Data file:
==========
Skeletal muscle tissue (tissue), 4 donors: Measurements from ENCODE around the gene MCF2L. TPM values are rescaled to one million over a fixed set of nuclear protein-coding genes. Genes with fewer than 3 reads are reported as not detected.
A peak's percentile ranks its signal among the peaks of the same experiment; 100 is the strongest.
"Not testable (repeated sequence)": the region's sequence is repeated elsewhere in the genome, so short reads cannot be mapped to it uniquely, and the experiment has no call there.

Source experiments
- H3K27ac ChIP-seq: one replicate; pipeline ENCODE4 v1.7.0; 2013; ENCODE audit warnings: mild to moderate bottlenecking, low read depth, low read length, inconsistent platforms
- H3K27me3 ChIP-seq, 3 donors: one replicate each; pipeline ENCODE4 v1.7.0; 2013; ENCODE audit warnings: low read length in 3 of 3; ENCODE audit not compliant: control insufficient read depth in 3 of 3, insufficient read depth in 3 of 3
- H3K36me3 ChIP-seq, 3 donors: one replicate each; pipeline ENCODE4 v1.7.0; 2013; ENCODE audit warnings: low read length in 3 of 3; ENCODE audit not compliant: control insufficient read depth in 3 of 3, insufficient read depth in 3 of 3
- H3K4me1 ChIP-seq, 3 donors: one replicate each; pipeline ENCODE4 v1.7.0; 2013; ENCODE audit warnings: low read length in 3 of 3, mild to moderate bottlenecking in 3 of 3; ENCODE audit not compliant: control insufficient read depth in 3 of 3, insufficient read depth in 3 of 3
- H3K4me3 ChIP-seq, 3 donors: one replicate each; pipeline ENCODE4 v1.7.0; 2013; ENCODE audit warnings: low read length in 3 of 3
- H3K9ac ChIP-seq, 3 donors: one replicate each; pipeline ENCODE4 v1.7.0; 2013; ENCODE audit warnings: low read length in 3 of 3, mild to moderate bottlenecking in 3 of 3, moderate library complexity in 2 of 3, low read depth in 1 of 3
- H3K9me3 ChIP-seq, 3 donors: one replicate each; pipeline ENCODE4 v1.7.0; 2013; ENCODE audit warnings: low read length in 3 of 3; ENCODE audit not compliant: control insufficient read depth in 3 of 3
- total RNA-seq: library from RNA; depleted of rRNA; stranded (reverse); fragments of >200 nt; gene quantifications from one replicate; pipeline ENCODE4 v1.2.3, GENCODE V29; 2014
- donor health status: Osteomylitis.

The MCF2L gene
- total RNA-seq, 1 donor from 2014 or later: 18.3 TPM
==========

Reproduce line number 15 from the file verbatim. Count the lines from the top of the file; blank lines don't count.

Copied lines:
- total RNA-seq, 1 donor from 2014 or later: 18.3 TPM